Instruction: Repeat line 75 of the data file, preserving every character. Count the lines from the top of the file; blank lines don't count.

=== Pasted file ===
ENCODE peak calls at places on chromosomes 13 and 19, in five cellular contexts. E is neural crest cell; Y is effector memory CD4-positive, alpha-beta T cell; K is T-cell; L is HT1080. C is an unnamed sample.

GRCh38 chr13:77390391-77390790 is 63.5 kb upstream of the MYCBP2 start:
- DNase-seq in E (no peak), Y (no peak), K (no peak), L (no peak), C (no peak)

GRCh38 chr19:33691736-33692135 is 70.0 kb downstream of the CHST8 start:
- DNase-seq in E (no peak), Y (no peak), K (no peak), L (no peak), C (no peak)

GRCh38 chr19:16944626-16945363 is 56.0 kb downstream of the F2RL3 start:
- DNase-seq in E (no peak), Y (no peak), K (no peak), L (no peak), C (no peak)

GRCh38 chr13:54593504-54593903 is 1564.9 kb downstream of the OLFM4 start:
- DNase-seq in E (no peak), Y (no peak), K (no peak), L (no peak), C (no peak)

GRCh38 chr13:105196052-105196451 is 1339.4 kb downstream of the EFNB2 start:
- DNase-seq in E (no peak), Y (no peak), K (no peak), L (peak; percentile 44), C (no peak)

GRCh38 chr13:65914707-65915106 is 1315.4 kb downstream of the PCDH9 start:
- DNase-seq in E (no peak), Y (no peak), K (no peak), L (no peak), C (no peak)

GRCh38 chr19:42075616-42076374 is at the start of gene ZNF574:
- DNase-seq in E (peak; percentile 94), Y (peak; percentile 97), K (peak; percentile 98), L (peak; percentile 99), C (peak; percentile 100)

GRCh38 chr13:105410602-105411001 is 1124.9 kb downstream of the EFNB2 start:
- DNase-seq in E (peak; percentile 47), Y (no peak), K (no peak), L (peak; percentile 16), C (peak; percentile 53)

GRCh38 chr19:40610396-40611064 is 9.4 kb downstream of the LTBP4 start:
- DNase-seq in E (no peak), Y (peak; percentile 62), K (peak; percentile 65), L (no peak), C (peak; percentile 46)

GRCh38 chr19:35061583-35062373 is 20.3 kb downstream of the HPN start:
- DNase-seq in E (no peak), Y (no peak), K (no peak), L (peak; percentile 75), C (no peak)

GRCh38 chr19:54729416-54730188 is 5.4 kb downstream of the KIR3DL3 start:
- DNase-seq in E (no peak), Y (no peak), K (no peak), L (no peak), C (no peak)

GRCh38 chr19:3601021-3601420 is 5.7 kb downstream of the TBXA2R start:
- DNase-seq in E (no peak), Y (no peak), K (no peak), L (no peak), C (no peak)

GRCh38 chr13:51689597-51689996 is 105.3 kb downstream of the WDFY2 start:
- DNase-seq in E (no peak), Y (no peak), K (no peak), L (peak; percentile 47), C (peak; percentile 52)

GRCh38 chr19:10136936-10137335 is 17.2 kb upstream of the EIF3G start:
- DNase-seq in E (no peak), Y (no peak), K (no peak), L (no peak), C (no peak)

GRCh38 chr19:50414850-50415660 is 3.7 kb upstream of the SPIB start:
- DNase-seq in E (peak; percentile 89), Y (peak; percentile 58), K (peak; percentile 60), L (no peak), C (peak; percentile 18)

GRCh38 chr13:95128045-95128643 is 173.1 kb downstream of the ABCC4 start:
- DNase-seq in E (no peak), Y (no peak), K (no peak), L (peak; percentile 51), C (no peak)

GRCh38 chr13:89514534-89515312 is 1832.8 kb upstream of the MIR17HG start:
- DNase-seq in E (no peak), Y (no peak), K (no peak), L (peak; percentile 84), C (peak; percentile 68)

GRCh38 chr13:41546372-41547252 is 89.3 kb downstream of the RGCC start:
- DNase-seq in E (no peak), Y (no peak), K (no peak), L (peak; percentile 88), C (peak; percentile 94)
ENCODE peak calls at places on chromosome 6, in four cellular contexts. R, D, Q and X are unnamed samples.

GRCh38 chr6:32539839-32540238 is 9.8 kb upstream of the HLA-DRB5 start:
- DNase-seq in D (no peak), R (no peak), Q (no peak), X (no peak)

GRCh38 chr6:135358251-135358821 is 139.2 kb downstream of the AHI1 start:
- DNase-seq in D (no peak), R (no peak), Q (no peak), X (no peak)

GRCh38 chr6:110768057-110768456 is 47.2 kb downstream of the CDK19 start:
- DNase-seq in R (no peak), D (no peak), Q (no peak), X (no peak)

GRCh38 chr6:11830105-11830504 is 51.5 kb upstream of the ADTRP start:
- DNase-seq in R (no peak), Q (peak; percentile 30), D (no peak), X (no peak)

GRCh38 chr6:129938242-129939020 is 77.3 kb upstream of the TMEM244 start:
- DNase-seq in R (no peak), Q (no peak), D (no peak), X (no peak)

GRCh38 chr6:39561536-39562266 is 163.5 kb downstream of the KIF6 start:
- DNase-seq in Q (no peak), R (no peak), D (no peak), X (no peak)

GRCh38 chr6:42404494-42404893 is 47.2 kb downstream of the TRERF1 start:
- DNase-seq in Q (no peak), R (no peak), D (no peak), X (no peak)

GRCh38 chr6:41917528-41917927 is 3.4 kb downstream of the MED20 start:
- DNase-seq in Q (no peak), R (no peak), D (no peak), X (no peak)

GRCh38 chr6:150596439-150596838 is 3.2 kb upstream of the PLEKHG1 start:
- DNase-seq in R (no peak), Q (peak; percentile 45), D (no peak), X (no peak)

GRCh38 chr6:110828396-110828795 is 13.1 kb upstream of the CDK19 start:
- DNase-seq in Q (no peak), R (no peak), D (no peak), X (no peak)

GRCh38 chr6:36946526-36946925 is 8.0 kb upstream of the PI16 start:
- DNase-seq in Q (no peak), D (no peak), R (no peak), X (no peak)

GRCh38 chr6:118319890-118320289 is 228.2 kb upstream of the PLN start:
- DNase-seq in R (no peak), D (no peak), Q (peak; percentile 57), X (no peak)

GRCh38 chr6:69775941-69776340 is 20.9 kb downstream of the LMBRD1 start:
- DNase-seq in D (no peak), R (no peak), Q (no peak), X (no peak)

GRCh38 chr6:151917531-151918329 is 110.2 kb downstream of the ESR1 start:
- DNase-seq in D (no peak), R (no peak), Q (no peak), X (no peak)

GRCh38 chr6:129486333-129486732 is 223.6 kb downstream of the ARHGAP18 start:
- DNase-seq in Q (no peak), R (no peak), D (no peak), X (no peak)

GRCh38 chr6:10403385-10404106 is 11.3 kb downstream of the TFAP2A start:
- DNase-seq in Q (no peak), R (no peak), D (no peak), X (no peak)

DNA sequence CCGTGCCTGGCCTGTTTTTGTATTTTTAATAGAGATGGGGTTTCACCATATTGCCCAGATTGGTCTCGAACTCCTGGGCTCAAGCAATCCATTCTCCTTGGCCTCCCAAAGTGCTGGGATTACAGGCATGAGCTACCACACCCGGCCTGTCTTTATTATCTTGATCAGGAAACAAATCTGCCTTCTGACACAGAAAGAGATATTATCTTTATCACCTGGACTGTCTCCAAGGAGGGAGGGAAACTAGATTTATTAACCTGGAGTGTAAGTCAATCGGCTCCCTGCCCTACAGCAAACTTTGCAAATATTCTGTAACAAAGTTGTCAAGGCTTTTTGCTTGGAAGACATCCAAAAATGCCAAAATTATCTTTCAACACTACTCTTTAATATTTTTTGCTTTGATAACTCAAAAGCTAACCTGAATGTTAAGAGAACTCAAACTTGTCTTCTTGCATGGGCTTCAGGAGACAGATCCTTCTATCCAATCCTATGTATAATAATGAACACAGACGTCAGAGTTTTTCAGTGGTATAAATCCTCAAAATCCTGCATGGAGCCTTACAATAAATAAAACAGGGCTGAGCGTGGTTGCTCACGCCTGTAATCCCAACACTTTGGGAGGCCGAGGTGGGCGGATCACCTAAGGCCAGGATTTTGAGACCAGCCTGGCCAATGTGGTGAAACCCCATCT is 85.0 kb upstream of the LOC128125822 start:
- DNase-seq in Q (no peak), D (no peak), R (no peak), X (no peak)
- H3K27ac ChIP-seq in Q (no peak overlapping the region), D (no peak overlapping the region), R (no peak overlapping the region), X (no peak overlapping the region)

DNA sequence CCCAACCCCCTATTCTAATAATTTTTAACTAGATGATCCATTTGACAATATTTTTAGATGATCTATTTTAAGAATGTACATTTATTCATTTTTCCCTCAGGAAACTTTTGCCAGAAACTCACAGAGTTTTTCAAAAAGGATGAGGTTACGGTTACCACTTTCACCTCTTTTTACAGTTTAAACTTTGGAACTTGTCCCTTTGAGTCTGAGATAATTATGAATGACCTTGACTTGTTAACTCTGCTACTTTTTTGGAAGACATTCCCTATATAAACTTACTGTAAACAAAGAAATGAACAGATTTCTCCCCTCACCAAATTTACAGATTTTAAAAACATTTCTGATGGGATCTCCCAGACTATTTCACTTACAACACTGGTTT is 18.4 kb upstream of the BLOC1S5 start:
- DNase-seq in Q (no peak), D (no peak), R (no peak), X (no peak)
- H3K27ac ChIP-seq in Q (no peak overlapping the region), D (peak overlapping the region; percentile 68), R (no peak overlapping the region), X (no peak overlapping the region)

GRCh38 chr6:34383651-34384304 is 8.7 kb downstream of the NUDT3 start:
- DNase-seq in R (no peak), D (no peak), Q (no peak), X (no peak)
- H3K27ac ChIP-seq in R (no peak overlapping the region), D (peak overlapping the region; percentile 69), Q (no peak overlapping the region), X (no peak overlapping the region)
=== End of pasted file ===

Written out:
- DNase-seq in Q (no peak), D (no peak), R (no peak), X (no peak)